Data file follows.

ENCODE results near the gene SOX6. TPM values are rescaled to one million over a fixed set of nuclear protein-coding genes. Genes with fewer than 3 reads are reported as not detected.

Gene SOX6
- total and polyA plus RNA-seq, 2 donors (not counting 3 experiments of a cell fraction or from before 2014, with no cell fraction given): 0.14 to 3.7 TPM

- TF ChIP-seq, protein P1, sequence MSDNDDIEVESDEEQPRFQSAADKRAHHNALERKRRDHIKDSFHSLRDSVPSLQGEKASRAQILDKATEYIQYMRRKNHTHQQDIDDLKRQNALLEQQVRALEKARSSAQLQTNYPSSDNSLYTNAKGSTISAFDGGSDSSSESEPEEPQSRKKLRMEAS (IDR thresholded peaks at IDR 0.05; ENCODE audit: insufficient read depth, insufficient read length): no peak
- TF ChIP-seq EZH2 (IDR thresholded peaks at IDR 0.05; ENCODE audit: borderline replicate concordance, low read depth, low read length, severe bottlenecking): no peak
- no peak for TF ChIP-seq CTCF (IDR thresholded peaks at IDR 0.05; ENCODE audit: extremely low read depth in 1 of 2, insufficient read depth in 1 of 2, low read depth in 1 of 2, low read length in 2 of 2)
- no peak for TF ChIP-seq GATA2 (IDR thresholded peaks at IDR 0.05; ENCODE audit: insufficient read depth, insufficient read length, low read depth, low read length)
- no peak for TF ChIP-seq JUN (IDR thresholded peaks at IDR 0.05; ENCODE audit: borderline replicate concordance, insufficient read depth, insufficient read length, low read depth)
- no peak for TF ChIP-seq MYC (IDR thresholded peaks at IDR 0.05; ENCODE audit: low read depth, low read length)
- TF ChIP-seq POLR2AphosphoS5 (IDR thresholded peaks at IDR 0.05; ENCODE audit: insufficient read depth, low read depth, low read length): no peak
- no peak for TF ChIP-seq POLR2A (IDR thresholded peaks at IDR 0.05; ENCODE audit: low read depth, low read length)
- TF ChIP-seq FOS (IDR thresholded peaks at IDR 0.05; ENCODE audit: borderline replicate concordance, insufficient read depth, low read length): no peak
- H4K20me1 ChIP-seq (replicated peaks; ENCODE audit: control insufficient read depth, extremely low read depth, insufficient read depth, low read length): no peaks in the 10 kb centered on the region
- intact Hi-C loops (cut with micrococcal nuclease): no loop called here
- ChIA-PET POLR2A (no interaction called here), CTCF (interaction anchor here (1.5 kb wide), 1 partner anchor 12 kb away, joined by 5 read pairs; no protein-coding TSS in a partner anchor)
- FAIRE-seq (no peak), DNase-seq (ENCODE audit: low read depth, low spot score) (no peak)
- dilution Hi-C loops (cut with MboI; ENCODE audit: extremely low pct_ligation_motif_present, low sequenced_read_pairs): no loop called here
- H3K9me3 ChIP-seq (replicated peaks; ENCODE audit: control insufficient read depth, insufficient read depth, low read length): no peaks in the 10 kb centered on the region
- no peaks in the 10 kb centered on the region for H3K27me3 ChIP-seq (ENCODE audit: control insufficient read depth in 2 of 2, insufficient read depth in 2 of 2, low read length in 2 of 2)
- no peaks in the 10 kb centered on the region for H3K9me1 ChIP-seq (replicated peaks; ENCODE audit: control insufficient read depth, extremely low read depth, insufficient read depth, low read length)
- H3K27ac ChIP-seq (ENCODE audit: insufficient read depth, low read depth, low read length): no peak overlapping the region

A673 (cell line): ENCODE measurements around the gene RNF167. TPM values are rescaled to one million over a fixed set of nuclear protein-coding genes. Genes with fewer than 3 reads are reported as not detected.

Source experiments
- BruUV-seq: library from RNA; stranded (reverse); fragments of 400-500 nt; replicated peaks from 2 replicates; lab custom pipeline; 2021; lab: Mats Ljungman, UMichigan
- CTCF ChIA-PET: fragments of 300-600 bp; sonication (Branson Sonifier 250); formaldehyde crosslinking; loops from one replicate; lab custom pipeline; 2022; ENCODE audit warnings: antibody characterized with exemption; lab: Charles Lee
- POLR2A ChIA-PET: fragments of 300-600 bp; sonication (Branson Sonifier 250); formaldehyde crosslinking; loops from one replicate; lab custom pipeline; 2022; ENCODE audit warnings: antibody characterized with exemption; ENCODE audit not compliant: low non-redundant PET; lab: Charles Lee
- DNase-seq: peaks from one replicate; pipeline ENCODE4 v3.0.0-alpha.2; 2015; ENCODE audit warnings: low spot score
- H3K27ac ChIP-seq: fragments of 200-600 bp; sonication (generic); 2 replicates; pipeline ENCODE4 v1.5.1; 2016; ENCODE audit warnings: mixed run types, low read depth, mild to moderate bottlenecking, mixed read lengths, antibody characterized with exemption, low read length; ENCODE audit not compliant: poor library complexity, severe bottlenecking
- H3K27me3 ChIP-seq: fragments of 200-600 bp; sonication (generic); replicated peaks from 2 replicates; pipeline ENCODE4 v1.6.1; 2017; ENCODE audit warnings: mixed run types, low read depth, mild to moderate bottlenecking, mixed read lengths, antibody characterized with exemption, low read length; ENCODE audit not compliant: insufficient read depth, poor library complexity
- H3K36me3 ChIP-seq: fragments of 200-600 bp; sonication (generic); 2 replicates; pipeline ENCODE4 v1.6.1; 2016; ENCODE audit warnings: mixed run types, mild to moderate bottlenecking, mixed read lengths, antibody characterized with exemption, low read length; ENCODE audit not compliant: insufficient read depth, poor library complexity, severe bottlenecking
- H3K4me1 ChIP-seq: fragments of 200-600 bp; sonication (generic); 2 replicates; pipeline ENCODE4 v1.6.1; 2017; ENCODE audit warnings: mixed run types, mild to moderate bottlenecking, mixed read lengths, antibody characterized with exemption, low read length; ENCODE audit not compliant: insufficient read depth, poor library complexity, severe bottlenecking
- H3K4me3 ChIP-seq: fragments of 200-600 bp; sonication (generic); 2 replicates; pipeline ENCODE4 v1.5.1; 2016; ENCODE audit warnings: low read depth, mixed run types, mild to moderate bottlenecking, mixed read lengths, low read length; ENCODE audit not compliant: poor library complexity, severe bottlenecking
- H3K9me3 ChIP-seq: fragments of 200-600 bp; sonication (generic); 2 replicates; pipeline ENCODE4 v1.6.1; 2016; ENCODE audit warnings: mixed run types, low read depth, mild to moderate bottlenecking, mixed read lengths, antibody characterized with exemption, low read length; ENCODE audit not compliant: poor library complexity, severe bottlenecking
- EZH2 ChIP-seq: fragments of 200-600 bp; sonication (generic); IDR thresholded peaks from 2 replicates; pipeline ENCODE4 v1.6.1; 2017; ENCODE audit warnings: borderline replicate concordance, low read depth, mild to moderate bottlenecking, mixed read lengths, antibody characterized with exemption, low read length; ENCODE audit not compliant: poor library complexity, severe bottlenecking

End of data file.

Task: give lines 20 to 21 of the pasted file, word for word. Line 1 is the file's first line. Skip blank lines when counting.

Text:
- no peaks in the 10 kb centered on the region for H3K9me1 ChIP-seq (replicated peaks; ENCODE audit: control insufficient read depth, extremely low read depth, insufficient read depth, low read length)
- H3K27ac ChIP-seq (ENCODE audit: insufficient read depth, low read depth, low read length): no peak overlapping the region